|6 years 27 weeks ago||... That's sort of what I||
That's sort of what I assumed, but not what I expected to hear (er, read). Thanks.
|6 years 27 weeks ago||Look, Mark Dantonio doesn't||
Look, Mark Dantonio doesn't like the University of Michigan. He grew up a ND fan, spent more than eight years as an assistant at OSU and MSU, and then became a head coach at a program needing to make a statement about their position in relation to UM. Go figure that he's got a cinderblock sized chip on his shoulder when it comes to them.
On top of that, he's seen all the negative recruiting materials UM's coaches have used against MSU, he knows about all the bulletin board material they paste around the locker room before the MSU game, he knows what MSU's reputation has been like the past decade with HS coaches around the state... When he heard about Mike Hart's cocky "little brother" comment, I can imagine all that BS sort of flooded his system and caused him to lose his cool and act like an asshole for thirty seconds.
And anyway, it's not like Dantonio made his comments in print or on any TV airwaves - he said what he said to MSU beat writers, one of whom happened to have a camera rolling. And if you've seen the video, you can tell he regretted running the "Is Mike Hart the little brother? What is he, this tall?" line shortly thereafter: his tone changes, he makes a half-assed "not going to comment", he looks sheepish. He knew he screwed up.
Aside from that one moment where he lost control and made a dickhead comment (and to be fair, it was in response to Hart's previous douchebag comment), I'm not sure where this theme of "Dantonio is SO classless/childish/insert-your-own-derogatory-adjective-here" has come from (I mean, since then he has even seemed to go out of his way to make positive comments about RR and UM). As a Spartan, I wasn't a big fan of him getting snarky like that (everything he said after that on the video I loved, though), but I do understand how he could get mad enough to screw up that much, so I can forgive him for it (and I also understand why UM fans are less forgiving - it's the way of the world). What I don't get is how the one comment means he's a total classless dick (or whatever else UM fans on the interwebs have been calling him).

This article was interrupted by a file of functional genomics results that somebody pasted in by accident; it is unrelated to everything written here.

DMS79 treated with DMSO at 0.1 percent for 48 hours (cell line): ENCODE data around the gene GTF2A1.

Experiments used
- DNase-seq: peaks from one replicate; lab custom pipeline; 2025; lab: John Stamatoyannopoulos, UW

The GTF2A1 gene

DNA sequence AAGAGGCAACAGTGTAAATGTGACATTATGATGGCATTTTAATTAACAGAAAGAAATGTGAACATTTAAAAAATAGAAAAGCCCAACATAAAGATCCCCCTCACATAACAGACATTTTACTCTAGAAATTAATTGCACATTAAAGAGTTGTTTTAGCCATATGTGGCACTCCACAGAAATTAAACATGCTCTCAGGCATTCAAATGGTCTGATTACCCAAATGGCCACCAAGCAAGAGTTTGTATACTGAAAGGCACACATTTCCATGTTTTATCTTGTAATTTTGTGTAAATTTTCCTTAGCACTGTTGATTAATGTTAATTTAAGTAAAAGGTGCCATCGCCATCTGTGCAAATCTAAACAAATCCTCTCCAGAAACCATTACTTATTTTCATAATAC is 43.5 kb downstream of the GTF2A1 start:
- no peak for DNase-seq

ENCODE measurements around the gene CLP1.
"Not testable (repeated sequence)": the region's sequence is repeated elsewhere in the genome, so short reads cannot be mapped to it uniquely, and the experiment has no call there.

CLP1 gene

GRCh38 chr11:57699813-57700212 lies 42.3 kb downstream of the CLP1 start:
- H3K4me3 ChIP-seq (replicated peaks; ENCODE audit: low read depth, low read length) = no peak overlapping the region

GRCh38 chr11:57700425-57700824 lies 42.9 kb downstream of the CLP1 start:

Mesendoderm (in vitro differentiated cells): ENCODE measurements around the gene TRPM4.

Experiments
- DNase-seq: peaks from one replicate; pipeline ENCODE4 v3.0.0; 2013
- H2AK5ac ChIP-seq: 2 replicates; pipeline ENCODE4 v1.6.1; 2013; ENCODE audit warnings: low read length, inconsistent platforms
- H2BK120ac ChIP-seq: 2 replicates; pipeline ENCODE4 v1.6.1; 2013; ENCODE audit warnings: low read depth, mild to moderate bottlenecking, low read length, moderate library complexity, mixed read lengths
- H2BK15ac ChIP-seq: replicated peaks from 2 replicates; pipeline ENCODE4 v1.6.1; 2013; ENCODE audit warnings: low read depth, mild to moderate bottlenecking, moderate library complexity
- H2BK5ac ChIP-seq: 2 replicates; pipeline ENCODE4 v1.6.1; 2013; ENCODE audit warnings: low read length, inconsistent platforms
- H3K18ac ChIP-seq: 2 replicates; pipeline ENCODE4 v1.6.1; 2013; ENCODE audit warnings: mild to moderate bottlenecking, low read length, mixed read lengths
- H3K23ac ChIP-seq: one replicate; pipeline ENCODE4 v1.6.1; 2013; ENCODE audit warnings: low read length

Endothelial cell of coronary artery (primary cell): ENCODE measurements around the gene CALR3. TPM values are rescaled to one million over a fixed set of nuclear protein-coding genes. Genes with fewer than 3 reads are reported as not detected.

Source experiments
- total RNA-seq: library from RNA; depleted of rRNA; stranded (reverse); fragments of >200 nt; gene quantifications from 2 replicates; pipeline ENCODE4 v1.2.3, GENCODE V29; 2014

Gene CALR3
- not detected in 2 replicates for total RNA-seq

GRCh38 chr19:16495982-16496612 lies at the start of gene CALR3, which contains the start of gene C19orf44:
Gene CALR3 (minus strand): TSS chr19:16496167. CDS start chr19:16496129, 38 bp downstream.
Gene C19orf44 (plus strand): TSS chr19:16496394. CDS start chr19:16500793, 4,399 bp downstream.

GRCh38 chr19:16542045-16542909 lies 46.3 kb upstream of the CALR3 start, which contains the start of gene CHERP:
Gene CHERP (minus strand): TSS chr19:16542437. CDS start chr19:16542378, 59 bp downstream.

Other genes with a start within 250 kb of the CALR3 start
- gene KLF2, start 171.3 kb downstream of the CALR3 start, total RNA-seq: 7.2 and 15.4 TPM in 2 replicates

Can you guys explain it to me? Gracias.
|6 years 27 weeks ago||I've seen people refer to||
I've seen people refer to last year's MSU team as "their best in who knows how long" (or something similar) but the reality is they weren't very good at any one thing at all.
Offense? Huh. Ringer was a great back, but their rushing offense was at the bottom of the league overall, and Hoyer's completion percentage hovered right around 50%. Receivers had talent, but were also inexperienced and dropped balls like they were playing hot potato.
Defense? Totally mediocre. In part due to injuries and lack of experience, but still mediocre. Don't get me wrong, they had (and have) some excellent talent, but the numbers are what they are: 7th in pass defense, 8th in run defense. Not very many sacks, OK in TO differential (+2 or so).
What helped them shed the "SOS" (Same Old Spartans) label was the fact that they minimized penalties and played good, smart football at crunch time. They were one of the least penalized teams in the league last year, and in both the Iowa and Wisconsin games (games they would certainly have lost under John L. Smith) they hung in there, made big plays when they needed to, and did just enough to win.
UM fans will undoubtedly say it was pure luck while MSU fans will likely say it was all coaching. The truth is somewhere in between. Hemingway famously said, "You make your own luck," which seems to apply here.
|6 years 27 weeks ago||If you go back to 2007, MSU's||
If you go back to 2007, MSU's offense was the one of the best in the Big Ten, and it featured a wide variety of weapons - Devin Thomas, Kellen Freeman-Davis, Jehuu Caulcrick, Javon Ringer... Last year featured Ringer so prominently because there was no "banger" like Caulcrick and the receivers were unfortunately young and unreliable.
The playbook won't "change" - Dantonio and Don Treadwell are on record many, many times calling their offense "multiple", meaning it will take advantage of what's available to move the ball. Last year just happened to have one guy that was better at that than anyone else.